There was a reason God wanted Jeremiah to notice what the potter was doing. God had a message for Jeremiah, the people of Israel, and us. It was a message that was hidden within the symbols found in the potter’s house. What God wanted Jeremiah and us all to see is that just as the potter was deeply involved in the process of making a new piece of pottery, so too is God deeply involved in our lives in shaping us into the people the Lord desires us to be.
God’s message to Jeremiah is another word the Lord wants Jeremiah to speak to Israel. Jeremiah’s call was to be a prophet who spoke challenging words to his friends, family, and his people. This word was that they had allowed themselves to be comfortable, which caused their disobedience from God’s desires.
The message for Jeremiah begins when he sees the potter at work. This is where we need to start paying attention to the symbols in this passage. As the potter works on the clay, God wants everyone to know that he is the potter of our lives.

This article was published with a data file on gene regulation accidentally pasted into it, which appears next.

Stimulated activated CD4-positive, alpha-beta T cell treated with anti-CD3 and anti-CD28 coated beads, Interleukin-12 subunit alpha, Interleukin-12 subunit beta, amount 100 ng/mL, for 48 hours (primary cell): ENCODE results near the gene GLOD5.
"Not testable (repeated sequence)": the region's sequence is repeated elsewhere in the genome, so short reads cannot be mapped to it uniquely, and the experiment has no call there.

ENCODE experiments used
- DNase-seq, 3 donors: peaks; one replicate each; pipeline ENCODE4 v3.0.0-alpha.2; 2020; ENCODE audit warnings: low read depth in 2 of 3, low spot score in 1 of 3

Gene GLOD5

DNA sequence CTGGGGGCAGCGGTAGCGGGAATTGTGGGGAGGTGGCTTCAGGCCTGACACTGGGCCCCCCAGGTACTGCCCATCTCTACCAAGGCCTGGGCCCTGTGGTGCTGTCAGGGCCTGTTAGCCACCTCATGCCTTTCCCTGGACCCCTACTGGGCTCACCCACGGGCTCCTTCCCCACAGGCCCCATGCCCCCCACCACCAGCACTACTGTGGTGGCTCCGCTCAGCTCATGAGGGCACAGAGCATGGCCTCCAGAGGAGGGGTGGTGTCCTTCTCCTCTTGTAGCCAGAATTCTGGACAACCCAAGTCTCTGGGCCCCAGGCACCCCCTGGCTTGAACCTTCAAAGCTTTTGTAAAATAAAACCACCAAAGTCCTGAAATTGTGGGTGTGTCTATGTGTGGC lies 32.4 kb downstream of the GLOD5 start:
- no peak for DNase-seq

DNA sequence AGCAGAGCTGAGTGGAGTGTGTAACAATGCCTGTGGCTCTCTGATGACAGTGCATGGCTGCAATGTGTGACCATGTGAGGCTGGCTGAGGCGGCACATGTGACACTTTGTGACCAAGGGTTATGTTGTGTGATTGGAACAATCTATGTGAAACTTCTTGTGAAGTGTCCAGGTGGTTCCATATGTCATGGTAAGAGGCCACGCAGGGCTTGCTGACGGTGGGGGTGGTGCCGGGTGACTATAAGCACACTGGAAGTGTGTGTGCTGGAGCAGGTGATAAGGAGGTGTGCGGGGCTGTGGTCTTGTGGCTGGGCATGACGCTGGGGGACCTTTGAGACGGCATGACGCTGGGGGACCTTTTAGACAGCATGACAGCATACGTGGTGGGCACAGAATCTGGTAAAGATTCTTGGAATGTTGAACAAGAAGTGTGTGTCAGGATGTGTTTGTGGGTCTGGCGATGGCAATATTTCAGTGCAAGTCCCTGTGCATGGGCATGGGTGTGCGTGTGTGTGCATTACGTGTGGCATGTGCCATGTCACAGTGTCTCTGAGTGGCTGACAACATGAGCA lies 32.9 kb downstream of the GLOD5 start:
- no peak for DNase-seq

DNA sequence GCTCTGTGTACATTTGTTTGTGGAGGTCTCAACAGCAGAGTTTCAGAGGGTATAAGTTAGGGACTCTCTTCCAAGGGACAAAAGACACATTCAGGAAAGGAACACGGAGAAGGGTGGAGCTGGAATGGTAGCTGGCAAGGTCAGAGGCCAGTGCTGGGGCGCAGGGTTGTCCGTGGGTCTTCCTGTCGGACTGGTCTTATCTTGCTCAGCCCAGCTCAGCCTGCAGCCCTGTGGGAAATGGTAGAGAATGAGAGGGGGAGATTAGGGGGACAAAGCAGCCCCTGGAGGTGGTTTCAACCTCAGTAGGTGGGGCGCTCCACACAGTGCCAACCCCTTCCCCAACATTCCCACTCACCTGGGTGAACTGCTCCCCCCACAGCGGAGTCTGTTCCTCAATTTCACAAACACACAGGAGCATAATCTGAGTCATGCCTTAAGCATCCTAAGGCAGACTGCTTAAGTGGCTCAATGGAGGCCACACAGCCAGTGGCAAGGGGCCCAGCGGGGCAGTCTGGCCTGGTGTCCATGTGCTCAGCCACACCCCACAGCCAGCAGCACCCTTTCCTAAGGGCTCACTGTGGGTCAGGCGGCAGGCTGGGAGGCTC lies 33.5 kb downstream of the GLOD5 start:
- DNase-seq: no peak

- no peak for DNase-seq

Since the beginning of creation, God has been at work in molding and shaping us out of his love for us. Genesis 1 speaks to this. Where there was once nothing, God was there. God created the universe and molded it like the potter molds a piece of clay. The Lord brought life out of what was darkness. He brought life in each of us and throughout all of humanity. We were shaped and formed in the image of God. What does this mean? Simply it means we were made to reflect the very characteristics of our Lord. Those characteristics of holiness, such as love, joy, peacefulness, hope, and so many others that help us to understand our Lord. We were made to exhibit the very things that define our Lord.
Everything God created was made perfect. Creation was made perfect. The universe was made perfect. Each of us, and truly every person, were created perfect. We were made for a deep relationship with the Lord and to reflect the perfection of God’s creation. That’s what God wanted Jeremiah to tell the people. They were made to reflect something great and holy.